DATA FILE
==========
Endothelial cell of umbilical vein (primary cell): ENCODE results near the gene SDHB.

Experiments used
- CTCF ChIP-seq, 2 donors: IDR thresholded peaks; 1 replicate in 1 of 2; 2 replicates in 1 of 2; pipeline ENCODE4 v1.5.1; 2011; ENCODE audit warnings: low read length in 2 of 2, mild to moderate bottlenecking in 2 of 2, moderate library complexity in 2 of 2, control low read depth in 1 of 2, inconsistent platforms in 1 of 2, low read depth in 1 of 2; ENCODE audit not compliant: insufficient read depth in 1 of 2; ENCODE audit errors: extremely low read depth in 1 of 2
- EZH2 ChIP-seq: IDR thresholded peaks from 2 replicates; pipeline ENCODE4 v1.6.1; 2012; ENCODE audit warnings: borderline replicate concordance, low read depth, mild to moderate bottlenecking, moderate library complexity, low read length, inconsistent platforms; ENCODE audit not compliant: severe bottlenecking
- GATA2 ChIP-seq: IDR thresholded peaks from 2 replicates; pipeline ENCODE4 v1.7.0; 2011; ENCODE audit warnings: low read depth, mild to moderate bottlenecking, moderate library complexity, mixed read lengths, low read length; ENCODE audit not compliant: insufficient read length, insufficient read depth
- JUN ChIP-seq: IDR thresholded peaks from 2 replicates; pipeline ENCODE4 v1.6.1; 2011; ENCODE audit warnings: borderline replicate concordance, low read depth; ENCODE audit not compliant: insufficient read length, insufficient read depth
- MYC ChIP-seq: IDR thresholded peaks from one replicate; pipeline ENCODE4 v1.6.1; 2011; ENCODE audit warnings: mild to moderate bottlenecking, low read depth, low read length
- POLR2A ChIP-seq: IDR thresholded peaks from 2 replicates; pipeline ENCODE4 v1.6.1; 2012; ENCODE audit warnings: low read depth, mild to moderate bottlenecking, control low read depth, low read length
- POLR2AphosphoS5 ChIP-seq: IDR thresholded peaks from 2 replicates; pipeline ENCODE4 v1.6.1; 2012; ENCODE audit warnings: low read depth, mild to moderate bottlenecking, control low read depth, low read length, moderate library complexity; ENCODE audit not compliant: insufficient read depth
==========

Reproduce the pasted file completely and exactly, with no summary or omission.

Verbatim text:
Endothelial cell of umbilical vein (primary cell): ENCODE results near the gene SDHB.

Experiments used
- CTCF ChIP-seq, 2 donors: IDR thresholded peaks; 1 replicate in 1 of 2; 2 replicates in 1 of 2; pipeline ENCODE4 v1.5.1; 2011; ENCODE audit warnings: low read length in 2 of 2, mild to moderate bottlenecking in 2 of 2, moderate library complexity in 2 of 2, control low read depth in 1 of 2, inconsistent platforms in 1 of 2, low read depth in 1 of 2; ENCODE audit not compliant: insufficient read depth in 1 of 2; ENCODE audit errors: extremely low read depth in 1 of 2
- EZH2 ChIP-seq: IDR thresholded peaks from 2 replicates; pipeline ENCODE4 v1.6.1; 2012; ENCODE audit warnings: borderline replicate concordance, low read depth, mild to moderate bottlenecking, moderate library complexity, low read length, inconsistent platforms; ENCODE audit not compliant: severe bottlenecking
- GATA2 ChIP-seq: IDR thresholded peaks from 2 replicates; pipeline ENCODE4 v1.7.0; 2011; ENCODE audit warnings: low read depth, mild to moderate bottlenecking, moderate library complexity, mixed read lengths, low read length; ENCODE audit not compliant: insufficient read length, insufficient read depth
- JUN ChIP-seq: IDR thresholded peaks from 2 replicates; pipeline ENCODE4 v1.6.1; 2011; ENCODE audit warnings: borderline replicate concordance, low read depth; ENCODE audit not compliant: insufficient read length, insufficient read depth
- MYC ChIP-seq: IDR thresholded peaks from one replicate; pipeline ENCODE4 v1.6.1; 2011; ENCODE audit warnings: mild to moderate bottlenecking, low read depth, low read length
- POLR2A ChIP-seq: IDR thresholded peaks from 2 replicates; pipeline ENCODE4 v1.6.1; 2012; ENCODE audit warnings: low read depth, mild to moderate bottlenecking, control low read depth, low read length
- POLR2AphosphoS5 ChIP-seq: IDR thresholded peaks from 2 replicates; pipeline ENCODE4 v1.6.1; 2012; ENCODE audit warnings: low read depth, mild to moderate bottlenecking, control low read depth, low read length, moderate library complexity; ENCODE audit not compliant: insufficient read depth